1

I have create table query that have the something like this:

  create table table_name(
  id int auto_increment,
  ...
  KEY fk_some_name (some_column_name)
  )

What does this "Key" do? I think the person that wrote it didn't know what he was doing. He named it fk_some_name. I think he wanted to create a foreign key. I've searched for a while but I didn't find the usage of Key keyword used alone.

2

In the case you show, it's just an index that happens to be named fk_some_name.

Many sites don't like to use true foreign key constraints, but they might still need an index on the column to help optimize joins against that column. It could be a naming convention that indexes intended for joins are named with the fk_ prefix.

Also in MySQL if you define a foreign key constraint for a column that already has an index, it'll use that index instead of creating a new index that would be redundant.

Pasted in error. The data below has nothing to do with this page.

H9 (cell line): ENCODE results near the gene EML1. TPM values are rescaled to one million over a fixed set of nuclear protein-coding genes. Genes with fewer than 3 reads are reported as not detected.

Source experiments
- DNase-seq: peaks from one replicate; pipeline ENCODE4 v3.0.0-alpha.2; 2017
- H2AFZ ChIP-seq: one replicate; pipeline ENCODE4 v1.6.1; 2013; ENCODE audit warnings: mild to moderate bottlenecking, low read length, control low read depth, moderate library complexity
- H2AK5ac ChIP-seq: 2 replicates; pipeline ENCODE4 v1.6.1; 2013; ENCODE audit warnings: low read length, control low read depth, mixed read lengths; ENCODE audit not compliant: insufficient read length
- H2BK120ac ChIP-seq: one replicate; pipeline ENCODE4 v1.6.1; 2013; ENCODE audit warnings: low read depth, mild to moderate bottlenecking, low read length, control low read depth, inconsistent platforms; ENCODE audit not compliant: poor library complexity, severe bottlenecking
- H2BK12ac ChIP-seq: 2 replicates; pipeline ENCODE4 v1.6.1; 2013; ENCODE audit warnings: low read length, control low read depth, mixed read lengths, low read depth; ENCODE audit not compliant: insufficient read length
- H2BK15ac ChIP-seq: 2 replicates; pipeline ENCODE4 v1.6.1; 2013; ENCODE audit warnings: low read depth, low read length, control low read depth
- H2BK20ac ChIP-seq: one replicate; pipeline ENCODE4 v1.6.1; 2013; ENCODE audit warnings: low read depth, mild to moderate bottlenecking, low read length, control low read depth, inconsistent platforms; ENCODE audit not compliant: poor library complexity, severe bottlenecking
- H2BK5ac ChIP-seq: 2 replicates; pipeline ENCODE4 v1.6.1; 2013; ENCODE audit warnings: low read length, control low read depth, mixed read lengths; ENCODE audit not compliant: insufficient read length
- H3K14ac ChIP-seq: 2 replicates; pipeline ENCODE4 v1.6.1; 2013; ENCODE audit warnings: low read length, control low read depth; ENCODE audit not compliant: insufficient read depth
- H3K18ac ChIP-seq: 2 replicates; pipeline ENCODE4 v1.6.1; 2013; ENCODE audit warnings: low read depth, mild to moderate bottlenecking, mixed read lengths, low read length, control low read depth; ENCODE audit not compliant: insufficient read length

KEY and INDEX are synonyms in MySQL in some contexts.

You can do this:

CREATE TABLE ... ( ... {INDEX|KEY} name (some_column_name) )

You can do this:

ALTER TABLE ... ADD {INDEX|KEY} name (some_column_name)

You can't use them interchangeably in some other cases:

Only use KEY, not INDEX:

CREATE TABLE ... ( ... FOREIGN KEY name (col) REFERENCES ... )

Only use INDEX, not KEY:

CREATE INDEX name ON tablename (column_name)

When in doubt, read the reference documentation.

2
  • I see, I suppose it is a nonclustered non unique index. – Diego Alves Apr 22 '19 at 16:39
  • Right. By the way, MySQL doesn't have an option to let you choose the clustered index. The clustered index is always the PRIMARY KEY or if no primary key, then it's the first non-null UNIQUE KEY. – Bill Karwin Apr 22 '19 at 16:41
0

According to the MySQL documentation for create table, KEY is a synonym for INDEX. So this creates an index called "fk_some_name" on one column.

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